When it comes to skincare ingredients, few are as powerful and diverse as niacinamide. In recent years, this tried and tested compound has become a favorite of beauty gurus and brands as studies continue to prove its wide range of capabilities. While dermatologists and skin experts have been incorporating it into their routines and treatments for years, it's important to understand what exactly this ingredient does and who should be using it. L'OFFICIEL has all this and more with our ultimate guide to niacinamide.

What is niacinamide?

Niacinamide, sometimes called nicotinamide, is a form of vitamin B-3 (niacin), an important nutrient to keep the body functioning properly. When the body is niacin deficient, you can experience anything from headaches or fatigue to digestive issues or depression. However, one of the more common symptoms of a lack of vitamin B-3 is skin problems like acne.

What does niacinamide do?

When niacinamide is applied to the skin, it acts as an antioxidant to subdue inflammation in the skin like acne, redness, or free radicals damage. It also stimulates collagen growth to even the skin tone of any hyperpigmentation or age spots.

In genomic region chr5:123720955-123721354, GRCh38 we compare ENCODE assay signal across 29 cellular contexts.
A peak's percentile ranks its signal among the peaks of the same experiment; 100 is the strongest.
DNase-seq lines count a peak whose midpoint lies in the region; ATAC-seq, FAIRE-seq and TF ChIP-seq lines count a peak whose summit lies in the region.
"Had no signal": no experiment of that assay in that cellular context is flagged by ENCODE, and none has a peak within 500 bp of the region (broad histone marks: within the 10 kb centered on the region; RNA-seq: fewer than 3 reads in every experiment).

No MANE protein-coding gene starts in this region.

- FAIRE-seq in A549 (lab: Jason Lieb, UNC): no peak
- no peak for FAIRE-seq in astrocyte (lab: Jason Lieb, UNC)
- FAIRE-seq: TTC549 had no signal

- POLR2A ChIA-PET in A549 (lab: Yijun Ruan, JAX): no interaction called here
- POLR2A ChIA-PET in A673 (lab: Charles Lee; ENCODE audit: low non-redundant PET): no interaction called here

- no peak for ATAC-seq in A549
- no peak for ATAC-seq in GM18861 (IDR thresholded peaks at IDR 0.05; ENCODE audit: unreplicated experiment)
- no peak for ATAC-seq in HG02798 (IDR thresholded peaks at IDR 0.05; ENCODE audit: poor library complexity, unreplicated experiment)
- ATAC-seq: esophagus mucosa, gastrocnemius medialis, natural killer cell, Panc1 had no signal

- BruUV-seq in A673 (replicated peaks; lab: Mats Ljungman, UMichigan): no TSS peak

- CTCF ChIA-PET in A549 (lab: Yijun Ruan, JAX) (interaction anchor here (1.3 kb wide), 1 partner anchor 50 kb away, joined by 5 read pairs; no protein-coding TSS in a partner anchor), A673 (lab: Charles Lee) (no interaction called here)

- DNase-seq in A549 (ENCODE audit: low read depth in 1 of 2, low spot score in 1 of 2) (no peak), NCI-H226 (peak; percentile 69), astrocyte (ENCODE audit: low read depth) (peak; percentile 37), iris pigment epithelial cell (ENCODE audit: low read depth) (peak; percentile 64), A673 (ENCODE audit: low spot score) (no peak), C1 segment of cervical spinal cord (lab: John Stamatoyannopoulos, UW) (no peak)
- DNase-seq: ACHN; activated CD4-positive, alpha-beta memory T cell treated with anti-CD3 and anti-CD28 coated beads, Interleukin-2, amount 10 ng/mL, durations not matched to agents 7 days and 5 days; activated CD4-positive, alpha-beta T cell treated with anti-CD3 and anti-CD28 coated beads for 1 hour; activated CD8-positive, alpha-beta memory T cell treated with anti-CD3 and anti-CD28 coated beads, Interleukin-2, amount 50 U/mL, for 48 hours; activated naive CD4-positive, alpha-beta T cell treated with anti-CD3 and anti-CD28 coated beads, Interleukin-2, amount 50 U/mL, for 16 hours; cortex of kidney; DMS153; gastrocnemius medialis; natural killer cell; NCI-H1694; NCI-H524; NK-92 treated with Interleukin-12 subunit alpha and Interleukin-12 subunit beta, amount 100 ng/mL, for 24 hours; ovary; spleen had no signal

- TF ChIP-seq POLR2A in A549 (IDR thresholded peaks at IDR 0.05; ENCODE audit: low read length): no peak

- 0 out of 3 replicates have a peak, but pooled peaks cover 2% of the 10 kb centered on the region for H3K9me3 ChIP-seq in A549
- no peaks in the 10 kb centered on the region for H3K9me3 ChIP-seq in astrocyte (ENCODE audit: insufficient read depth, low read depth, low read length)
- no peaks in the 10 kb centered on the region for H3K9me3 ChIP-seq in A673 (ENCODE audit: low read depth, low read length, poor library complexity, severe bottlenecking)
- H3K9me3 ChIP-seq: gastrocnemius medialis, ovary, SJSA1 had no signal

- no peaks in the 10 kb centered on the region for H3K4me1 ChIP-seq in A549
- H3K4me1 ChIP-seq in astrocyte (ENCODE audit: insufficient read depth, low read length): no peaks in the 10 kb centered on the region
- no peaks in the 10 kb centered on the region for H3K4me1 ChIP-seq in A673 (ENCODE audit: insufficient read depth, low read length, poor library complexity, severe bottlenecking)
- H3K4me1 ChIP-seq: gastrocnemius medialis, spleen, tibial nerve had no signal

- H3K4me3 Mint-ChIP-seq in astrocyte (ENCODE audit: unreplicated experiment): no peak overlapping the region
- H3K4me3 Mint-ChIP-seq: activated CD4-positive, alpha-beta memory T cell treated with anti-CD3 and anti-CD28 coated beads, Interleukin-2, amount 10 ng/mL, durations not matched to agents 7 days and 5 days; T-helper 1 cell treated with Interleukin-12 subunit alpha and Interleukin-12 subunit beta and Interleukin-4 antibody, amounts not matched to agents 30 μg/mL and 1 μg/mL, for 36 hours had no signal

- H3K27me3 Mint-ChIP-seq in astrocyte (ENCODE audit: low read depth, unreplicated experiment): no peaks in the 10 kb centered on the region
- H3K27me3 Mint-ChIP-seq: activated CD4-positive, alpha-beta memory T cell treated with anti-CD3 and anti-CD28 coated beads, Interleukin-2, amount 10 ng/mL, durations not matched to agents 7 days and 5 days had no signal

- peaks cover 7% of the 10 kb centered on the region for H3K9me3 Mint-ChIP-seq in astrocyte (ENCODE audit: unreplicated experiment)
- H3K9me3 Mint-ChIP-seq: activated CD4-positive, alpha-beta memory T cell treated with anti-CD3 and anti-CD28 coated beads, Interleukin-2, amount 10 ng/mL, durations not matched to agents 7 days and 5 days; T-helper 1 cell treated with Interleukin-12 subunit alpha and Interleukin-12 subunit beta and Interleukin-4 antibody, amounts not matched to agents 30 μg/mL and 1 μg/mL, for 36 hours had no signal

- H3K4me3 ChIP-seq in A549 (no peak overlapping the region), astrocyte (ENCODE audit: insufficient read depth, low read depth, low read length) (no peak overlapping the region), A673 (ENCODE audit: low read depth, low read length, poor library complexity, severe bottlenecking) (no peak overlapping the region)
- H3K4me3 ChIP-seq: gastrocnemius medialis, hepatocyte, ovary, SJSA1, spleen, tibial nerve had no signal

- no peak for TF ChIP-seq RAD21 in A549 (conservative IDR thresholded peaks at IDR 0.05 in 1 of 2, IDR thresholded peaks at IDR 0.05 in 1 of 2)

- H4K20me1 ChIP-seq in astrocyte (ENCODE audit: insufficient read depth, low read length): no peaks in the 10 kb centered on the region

In addition, niacinamide has been shown to block sebum production, meaning it will help those who struggle with acne, oily skin, and enlarged pores. However, the ingredient also has moisturizing properties, allowing the skin to more readily maintain its healthy and hydrated glow.

A recent study also showed that niacinamide also plays a role in preventing skin problems caused by the sun’s UV rays. As many know, sunscreen is a vital part of your skincare routine as sun damage can lead to anything from redness to skin cancer. The study found that former skin cancer patients who consumed niacinamide orally saw a lower risk of having the cancer return.

How do you use niacinamide?

As mentioned, niacinamide can be taken orally through supplements to offset the risk of skin cancer, however, it’s more commonly found in topical skincare products, specifically in the more of a serum or moisturizer. These types of leave-on products allow time for the niacinamide to be absorbed into the skin and work its magic. However, it can also be incorporated into your skincare routine through your sunscreen, especially if you’re diligent about reapplying throughout the day).

Niacinamide is generally safe to use in coordination with a number of other skincare ingredients and acne medications. Because of its anti-inflammatory properties, it can help counteract redness or irritation associated with retinol use. Studies have also proved that niacinamide is safe to use with products that contain vitamin C.

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